The funding focus on Vietnam has remained strong in Southeast Asia, as the country continues to maintain a strong economy and eager startup ecosystem. As one of the few countries that avoided a serious COVID-19 pandemic, the local economy was not severely impacted.

This has led to continued fundraising in the market, though less than the strong 2019 showing. This is to expected as the pandemic has impacted global business and trade, so Vietnam is still proving to be a go-to-market for investors.

To find out why and how this is impacting the region, we spoke to Vy Le from Do Ventures, a newly formed venture capital fund focused on Southeast Asia. Currently raising a US$50 million fund focused on Vietnam, Vy has considerable experience in the market and was able to share deep insights into the country.

Vietnam has had a thriving startup ecosystem for a while now. We look at a breakdown of their startup scene from 2018.

Congrats on the new fund. How is fundraising progressing?

Thank you for your kind words. As announced, we hit our first closing at more than half of the $50M target from a number of entrepreneurs in Vietnam and top institutional investors in Korea and Singapore such as Naver, Sea, Vertex Holdings, Woowa Brothers, etc.

Why the focus on Vietnam? What about the market makes it the focus of your fund?

Compared to other countries in Southeast Asia, Vietnam presents a robust domestic consumption environment with a steady annual GDP growth of 6-7% and a relatively low inflation rate. In particular, the country is at its demographic sweet spot with a young population, fast-growing middle-class, and tech-savvy consumers. Therefore, we believe the current environment is an ideal opportunity for the fund to invest in early-stage tech companies in Vietnam.

Specifically, the amount of invested capital and the number of technology deals done have grown eight-fold from 2016 to 2019. Notably, the tech investment in Vietnam reached the tipping point of $861 million in 2019. Considering the absence of active local funds at this moment, we are well-positioned to capture the potential market opportunity.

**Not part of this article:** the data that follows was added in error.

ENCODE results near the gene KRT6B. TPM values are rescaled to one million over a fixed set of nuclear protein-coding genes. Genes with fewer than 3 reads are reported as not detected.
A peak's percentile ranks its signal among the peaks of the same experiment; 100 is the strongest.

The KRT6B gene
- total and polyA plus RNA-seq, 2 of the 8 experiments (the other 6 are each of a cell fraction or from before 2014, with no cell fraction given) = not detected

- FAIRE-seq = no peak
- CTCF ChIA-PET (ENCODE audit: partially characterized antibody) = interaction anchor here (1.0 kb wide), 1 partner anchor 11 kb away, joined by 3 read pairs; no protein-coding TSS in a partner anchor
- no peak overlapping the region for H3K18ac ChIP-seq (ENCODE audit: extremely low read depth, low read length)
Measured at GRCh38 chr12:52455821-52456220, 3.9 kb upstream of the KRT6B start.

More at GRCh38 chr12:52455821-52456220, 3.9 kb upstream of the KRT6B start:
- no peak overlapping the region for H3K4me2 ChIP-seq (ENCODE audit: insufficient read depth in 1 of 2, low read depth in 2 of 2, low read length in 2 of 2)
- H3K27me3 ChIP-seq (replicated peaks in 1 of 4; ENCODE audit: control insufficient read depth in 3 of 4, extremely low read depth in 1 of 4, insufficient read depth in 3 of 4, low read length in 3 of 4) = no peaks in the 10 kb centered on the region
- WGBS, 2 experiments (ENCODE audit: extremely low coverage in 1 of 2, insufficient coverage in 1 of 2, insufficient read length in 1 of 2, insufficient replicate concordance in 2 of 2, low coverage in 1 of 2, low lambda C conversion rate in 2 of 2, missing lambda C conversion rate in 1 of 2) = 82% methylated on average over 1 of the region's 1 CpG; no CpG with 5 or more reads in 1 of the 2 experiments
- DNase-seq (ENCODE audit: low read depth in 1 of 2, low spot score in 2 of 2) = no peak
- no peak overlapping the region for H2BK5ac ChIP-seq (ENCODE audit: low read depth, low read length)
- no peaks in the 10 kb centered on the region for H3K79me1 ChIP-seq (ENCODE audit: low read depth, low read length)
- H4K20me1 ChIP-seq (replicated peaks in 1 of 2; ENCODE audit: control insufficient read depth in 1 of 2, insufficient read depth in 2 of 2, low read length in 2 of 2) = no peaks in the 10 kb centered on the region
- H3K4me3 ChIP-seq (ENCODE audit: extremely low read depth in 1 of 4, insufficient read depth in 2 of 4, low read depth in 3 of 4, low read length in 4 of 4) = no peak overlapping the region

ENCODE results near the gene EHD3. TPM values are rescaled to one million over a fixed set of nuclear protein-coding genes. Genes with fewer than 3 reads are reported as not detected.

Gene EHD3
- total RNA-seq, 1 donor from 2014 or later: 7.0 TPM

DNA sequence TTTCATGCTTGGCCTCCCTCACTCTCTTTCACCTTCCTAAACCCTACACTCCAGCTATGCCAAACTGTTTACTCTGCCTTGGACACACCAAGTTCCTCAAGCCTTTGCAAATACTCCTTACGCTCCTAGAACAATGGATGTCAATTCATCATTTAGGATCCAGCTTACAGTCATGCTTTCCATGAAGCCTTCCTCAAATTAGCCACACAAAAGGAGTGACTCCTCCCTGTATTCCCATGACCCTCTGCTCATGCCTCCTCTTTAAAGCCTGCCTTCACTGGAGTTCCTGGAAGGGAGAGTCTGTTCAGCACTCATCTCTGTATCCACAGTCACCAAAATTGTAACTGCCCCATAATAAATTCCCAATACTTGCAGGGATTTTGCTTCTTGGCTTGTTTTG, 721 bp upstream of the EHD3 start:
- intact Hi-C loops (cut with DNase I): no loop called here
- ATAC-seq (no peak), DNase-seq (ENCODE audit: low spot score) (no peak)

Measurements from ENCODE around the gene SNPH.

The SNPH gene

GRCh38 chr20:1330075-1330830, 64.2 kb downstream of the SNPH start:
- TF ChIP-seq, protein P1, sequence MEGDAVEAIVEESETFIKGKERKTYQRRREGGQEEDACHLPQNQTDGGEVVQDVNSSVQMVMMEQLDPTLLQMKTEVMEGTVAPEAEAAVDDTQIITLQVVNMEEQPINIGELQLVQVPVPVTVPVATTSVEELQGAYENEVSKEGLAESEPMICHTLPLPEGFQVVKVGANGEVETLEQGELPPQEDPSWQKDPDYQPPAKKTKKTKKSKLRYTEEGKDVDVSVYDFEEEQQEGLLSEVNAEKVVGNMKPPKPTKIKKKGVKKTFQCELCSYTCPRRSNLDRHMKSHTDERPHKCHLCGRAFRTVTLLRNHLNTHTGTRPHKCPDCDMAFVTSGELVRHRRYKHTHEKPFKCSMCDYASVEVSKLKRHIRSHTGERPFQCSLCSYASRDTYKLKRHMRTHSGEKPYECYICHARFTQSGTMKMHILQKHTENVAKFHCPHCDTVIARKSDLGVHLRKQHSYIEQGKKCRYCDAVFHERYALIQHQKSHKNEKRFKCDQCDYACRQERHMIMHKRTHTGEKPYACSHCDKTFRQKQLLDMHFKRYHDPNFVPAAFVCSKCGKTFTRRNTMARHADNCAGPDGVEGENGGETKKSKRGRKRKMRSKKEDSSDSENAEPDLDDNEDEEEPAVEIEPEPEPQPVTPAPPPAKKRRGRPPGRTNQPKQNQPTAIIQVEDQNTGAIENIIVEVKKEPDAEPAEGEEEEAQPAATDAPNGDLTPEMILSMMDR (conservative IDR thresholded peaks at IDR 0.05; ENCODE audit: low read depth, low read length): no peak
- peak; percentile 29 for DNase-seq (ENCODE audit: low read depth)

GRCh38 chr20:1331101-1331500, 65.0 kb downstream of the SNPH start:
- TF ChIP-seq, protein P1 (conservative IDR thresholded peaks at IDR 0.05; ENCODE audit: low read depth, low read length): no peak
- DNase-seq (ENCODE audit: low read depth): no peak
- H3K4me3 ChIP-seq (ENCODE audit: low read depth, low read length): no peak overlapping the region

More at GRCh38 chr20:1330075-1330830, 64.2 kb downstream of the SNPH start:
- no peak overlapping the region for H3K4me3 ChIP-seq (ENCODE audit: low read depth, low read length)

Moreover, given the difficulties that the entire ecosystem is experiencing under the influence of the current crisis, Do Ventures will provide a much-needed support for entrepreneurs weathering the ongoing pandemic.

You mentioned proptech and HRtech as new industries entering the market, why those two in particular and do you see any new ones on the horizon?

As aforementioned, Vietnam is in its demographic sweet spot and a lot of young people are now actively looking for jobs after graduation. On one hand, Vietnamese youth place an emphasis on having a successful career, so people now are willing to invest more time and effort in finding good jobs. We believe that if we can apply technology to facilitate them in job hunting, we could solve a critical pain point for consumers in the market. On the other hand, companies are also more willing to invest in the recruitment process in order to find out high-quality personnel.  Therefore, we think there would be various opportunities for HRTech to thrive in the next few years.

Regarding the Proptech sector, the real estate market in Vietnam has been booming for the past few years. The rise of the middle-class and the increase of disposable income among young families are the main drivers for a higher demand in the market. This has led to the remarkable growth of the primary market. Recently, we have seen a number of new theses that are based on transactions.

In short, the country’s demographic features have led to the emergence of new business models in these two sectors.

Besides, based on our survey on 50 active funds in the region, investors are looking for opportunities to invest in various sectors, including education, healthcare, financial services, enterprise solutions, etc.

How quickly do you think the market will rebound post-COVID-19?

Regarding the startup environment, we think that startups would bounce back soon. According to our recent survey on 50 active funds in the region, Vietnam is the top destination for investment in the next 12 months. Besides, the investment sentiment in Vietnam remains quite positive; the surveyed funds expect to invest in 117 – 200 deals in the next 12 months. Nearly 80% of the investors have planned to deploy 1-5 deals.

Since COVID-19 broke out, we think that Vietnam’s government has been striving really hard to control the spread of the virus. Currently, across the entire country, there have been 1,098 cases in total, and only 40 cases remain active.

We speak to Cento Ventures about Vietnam’s amazing 2019 fundraising records.

What is the next big industry for Vietnam after e-commerce and fintech?

COVID-19 has definitely catalysed significant changes in customer and enterprise behaviors. Hence, we expect Education and Healthcare – the 2 sectors that benefit directly from the digital transformation acceleration – will see a lot of disruptive business models in the near future.  

What’s next for DO Ventures?

Typically, after every crisis, there would be pioneers in different sectors. For example, after the financial crisis in 2009, we witnessed the emergence of disruptive business models such as the sharing economy, P2P lending, and cryptocurrency.

We find this a critical moment no exception. During and after COVID-19, consumer behaviors are fundamentally changing. We have been well-prepared to support tech pioneers that can create innovative products to disrupt the market and create a lasting impact for customers at this unprecedented time.